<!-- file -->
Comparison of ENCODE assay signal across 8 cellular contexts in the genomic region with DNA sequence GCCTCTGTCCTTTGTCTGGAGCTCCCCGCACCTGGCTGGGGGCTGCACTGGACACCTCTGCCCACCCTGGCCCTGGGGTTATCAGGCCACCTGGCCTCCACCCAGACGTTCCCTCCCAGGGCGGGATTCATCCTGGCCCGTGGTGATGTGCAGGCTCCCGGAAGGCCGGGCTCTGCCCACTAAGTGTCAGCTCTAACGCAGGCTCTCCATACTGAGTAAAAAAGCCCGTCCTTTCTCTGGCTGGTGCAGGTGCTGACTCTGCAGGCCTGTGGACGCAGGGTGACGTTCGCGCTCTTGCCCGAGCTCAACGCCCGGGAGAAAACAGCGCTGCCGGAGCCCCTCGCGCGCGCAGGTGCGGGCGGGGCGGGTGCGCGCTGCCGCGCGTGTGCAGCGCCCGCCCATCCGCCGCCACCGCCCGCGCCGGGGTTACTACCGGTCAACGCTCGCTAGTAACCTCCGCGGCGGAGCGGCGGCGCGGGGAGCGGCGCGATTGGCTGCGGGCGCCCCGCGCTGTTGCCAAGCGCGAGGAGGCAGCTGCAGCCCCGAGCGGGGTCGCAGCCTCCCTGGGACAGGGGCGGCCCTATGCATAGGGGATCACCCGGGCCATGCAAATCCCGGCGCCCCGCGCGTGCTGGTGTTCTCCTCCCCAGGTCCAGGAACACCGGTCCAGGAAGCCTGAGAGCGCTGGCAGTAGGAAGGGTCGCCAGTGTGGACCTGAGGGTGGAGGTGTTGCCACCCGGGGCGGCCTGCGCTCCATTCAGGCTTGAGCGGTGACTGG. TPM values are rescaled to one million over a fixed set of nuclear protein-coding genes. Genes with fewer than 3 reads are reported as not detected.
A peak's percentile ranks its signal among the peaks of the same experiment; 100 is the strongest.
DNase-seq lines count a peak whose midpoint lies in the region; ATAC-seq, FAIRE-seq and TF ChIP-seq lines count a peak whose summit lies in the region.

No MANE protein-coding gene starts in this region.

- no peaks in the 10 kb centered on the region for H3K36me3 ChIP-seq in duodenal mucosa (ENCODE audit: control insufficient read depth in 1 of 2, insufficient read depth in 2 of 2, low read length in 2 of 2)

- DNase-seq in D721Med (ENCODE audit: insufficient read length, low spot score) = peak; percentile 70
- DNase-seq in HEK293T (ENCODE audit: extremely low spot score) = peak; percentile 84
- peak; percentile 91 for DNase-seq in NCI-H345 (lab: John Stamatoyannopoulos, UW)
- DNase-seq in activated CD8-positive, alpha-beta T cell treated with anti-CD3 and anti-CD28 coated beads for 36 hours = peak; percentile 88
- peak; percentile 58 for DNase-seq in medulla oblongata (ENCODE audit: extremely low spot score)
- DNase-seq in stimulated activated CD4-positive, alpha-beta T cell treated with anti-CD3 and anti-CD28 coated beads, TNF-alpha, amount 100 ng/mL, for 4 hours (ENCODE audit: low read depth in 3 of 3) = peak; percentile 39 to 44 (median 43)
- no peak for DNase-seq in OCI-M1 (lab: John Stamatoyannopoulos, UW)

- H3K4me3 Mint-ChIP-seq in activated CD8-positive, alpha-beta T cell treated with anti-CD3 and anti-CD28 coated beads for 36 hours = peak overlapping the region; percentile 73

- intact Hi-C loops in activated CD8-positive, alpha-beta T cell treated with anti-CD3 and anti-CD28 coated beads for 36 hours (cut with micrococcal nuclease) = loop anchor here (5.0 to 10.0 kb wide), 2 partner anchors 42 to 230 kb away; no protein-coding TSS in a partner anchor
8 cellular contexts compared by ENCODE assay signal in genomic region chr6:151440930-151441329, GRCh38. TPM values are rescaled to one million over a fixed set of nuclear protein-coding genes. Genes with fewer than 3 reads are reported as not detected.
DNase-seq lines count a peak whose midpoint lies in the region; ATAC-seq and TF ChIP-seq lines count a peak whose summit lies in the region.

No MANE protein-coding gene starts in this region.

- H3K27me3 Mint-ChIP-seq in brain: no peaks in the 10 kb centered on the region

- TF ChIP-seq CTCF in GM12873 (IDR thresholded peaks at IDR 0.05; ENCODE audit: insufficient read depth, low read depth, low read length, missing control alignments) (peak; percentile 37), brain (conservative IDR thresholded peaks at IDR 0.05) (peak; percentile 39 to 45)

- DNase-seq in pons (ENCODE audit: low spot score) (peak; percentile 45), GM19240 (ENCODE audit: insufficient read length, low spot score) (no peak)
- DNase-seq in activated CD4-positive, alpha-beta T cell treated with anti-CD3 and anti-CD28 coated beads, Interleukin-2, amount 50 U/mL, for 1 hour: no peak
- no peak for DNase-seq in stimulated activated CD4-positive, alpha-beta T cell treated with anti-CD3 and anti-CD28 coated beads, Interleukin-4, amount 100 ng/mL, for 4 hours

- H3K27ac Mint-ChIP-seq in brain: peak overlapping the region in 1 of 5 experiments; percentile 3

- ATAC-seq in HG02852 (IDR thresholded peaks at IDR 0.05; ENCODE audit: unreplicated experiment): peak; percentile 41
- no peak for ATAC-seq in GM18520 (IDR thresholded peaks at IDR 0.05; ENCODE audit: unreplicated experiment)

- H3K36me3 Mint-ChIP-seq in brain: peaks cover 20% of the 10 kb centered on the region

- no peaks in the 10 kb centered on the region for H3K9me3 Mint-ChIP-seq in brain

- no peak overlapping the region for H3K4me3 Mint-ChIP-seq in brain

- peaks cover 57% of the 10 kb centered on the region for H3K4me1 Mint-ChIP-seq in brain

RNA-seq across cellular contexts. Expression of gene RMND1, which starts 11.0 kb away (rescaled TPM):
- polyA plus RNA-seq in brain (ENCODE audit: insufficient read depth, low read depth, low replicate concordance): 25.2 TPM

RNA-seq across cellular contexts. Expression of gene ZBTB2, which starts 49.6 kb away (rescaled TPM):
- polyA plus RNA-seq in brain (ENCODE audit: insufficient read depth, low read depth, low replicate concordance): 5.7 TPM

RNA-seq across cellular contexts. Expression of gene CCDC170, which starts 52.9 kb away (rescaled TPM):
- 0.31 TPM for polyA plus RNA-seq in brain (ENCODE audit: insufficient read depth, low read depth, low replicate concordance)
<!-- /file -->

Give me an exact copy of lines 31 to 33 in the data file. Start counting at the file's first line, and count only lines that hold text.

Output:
- polyA plus RNA-seq in brain (ENCODE audit: insufficient read depth, low read depth, low replicate concordance): 25.2 TPM

RNA-seq across cellular contexts. Expression of gene ZBTB2, which starts 49.6 kb away (rescaled TPM):
- polyA plus RNA-seq in brain (ENCODE audit: insufficient read depth, low read depth, low replicate concordance): 5.7 TPM